LED: Light Emitting Diode

250,000 LED lights

 

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An LED, which stands for light-emitting diode, is a semiconductor diode that glows when a voltage is applied. These devices are used everywhere in your electronics, new types of lighting, and digital television monitors.

How an LED Works

Compare how the light-emitting diode works to the older incandescent lightbulb. The incandescent light bulb works by running electricity through a filament that is inside the glass bulb. The filament heats up and glows, and that creates the light; however, it also creates a lot of heat. The incandescent light bulb loses about 98% of its energy-producing heat making it quite inefficient.

LEDs are part of a new family of lighting technologies called solid-state lighting; LEDs are cool to the touch. Instead of one lightbulb, in an LED lamp there are many small light-emitting diodes.

LEDs are based on the effect of electroluminescence, where certain materials emit light when electricity is applied. LEDs have no filament that heats up but are illuminated by the movement of electrons in a semiconductor material, usually aluminum-gallium-arsenide. The light emits from the pn junction of the diode. How an LED works is complex but understandable if you examine the details.

Background

Electroluminescence, the natural phenomena upon which LED technology is built, was discovered in 1907 by British radio researcher and assistant to Guglielmo Marconi, Henry Joseph Round, while experimenting with silicon carbide and a cat's whisker.

During the 1920s, Russian radio researcher Oleg Vladimirovich Lossev was studying the phenomena of electroluminescence in the diodes used in radio sets. In 1927, he published a paper called "Luminous Carborundum [silicon carbide] Detector and Detection With Crystals" detailing his research, and while no practical LED was created at that time based on his work, his research did influence future inventors.

Years later in 1961, Robert Biard and Gary Pittman invented and patented an infrared LED for Texas Instruments. This was the first LED; however, since it was infrared, it was beyond the visible light spectrum. Humans cannot see infrared light. Ironically, Baird and Pittman only accidentally invented a light-emitting diode while they were actually attempting to invent a laser diode.

Visible LEDs

In 1962, Nick Holonyack, a consulting engineer for General Electric, invented the first visible light LED. It was a red LED and Holonyack had used gallium arsenide phosphide as a substrate for the diode. Holonyack has earned the honor of being called the "Father of the light-emitting diode" for his contributions. He also holds 41 patents and his other inventions include the laser diode and the first light dimmer.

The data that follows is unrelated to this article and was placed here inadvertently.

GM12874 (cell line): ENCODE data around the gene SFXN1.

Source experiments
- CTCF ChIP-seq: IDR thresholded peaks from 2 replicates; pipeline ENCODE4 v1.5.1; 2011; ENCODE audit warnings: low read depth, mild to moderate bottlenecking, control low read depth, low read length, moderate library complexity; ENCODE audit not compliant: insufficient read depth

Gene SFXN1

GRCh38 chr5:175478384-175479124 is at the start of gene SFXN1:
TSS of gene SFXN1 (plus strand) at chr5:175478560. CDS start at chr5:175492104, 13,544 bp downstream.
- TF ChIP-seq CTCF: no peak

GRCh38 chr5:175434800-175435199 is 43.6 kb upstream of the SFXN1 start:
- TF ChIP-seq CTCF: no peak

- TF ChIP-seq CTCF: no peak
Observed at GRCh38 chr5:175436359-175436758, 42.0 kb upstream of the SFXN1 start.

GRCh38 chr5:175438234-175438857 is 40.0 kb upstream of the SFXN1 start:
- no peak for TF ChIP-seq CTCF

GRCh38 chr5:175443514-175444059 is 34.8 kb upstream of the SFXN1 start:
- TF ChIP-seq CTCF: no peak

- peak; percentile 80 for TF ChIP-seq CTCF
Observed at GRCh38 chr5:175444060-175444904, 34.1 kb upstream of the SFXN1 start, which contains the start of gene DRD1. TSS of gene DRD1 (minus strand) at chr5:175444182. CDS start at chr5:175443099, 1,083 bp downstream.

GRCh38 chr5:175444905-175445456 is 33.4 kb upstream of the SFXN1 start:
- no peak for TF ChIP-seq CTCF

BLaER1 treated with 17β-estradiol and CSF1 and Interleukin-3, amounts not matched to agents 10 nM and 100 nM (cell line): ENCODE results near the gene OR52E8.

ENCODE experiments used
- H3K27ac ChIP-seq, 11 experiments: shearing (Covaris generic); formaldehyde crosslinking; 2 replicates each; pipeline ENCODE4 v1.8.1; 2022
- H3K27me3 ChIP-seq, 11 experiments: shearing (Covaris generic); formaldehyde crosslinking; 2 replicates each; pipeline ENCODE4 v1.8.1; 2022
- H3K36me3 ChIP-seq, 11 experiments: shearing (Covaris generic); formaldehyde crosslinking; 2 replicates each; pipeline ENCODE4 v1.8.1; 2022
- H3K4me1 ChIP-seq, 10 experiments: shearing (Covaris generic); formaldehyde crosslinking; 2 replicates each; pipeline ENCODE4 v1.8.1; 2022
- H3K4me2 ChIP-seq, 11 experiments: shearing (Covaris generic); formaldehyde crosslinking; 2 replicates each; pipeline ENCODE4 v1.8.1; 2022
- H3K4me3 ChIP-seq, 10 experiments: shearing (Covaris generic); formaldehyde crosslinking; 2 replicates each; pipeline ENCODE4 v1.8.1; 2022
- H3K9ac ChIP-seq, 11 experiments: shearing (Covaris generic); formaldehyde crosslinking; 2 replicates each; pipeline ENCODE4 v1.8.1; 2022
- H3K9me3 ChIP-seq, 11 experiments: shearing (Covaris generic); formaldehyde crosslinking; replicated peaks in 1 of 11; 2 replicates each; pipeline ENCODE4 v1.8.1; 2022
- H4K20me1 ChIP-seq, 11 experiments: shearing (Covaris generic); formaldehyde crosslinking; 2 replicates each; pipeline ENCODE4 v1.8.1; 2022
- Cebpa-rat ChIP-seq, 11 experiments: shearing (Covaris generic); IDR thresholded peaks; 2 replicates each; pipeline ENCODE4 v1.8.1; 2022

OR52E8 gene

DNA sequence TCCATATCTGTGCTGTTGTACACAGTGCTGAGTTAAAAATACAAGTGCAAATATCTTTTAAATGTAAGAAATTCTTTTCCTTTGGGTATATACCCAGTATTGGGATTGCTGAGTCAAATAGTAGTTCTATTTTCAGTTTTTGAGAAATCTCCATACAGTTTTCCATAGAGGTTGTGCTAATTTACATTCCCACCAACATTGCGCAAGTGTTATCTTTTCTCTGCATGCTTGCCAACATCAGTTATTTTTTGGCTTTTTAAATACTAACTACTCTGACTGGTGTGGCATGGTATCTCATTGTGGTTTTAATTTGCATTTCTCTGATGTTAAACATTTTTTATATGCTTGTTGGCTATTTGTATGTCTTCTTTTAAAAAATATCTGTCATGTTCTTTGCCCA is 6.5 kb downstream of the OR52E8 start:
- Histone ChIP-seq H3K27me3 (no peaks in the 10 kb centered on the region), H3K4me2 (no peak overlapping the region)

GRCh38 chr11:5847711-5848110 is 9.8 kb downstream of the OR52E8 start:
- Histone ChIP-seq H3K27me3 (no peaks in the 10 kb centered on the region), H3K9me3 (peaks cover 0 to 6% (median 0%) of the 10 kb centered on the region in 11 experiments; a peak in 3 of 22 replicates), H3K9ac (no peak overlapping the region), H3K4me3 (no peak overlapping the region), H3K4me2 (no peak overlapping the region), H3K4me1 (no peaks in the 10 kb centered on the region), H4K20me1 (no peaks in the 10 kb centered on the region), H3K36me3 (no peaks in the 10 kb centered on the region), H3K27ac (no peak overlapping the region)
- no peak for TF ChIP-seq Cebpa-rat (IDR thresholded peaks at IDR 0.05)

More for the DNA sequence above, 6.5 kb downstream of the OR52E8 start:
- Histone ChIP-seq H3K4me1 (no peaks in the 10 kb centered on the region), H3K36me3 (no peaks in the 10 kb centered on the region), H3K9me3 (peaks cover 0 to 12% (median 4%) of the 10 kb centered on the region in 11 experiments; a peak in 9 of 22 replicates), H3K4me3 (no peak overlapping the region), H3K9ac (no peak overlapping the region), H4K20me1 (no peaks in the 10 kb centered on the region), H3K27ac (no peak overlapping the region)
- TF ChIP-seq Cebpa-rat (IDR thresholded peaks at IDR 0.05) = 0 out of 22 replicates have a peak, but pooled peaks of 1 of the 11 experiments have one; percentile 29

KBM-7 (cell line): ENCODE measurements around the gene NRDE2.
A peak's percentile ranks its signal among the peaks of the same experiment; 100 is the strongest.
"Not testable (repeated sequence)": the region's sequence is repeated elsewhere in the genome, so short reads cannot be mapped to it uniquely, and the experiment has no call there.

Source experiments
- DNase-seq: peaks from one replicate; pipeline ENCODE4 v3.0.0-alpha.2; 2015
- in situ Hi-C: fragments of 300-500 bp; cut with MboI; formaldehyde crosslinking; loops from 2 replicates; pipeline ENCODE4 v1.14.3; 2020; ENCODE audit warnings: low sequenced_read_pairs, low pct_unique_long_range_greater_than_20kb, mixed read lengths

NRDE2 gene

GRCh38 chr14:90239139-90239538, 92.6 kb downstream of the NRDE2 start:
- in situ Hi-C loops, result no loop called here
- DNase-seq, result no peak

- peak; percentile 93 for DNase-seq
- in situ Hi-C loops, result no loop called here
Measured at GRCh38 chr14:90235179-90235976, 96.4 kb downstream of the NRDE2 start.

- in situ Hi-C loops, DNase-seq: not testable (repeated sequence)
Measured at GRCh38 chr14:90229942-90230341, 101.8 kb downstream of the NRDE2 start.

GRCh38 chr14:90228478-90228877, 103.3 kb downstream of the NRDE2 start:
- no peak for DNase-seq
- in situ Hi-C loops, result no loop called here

In 1972, electrical engineer, M George Craford invented the first yellow-colored LED for Monsanto using gallium arsenide phosphide in the diode. Craford also invented a red LED that was 10 times brighter than Holonyack's.

Monsanto was the first company to mass-produce visible LEDs. In 1968, Monsanto produced red LEDs used as indicators. But it was not until the 1970s that LEDs became popular when Fairchild Optoelectronics began producing low-cost LED devices (less than five cents each) for manufacturers.

In 1976, Thomas P. Pearsall invented a high-efficiency and extremely bright LED for use in fiber optics and fiber telecommunications. Pearsall invented new semiconductor materials optimized for optical fiber transmission wavelengths. In 1994, Shuji Nakamura invented the first blue LED using gallium nitride.

More recently, as of May 2020, Arrow Electronics, a Fortune 500 firm that provides services related to electronic components and computer products, noted the most recent development in LEDs:

"...scientists have developed a technique that allows for a  single LED to produce all three primary colors. This has big implications for active LED displays, which normally require three to four tiny, individual LEDs placed near each other to render the full spectrum."

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Bellis, Mary. "LED: Light Emitting Diode." ThoughtCo, Feb. 14, 2021, thoughtco.com/led-light-emitting-diode-1992081. Bellis, Mary. (2021, February 14). LED: Light Emitting Diode. Retrieved from https://www.thoughtco.com/led-light-emitting-diode-1992081 Bellis, Mary. "LED: Light Emitting Diode." ThoughtCo. https://www.thoughtco.com/led-light-emitting-diode-1992081 (accessed April 11, 2021).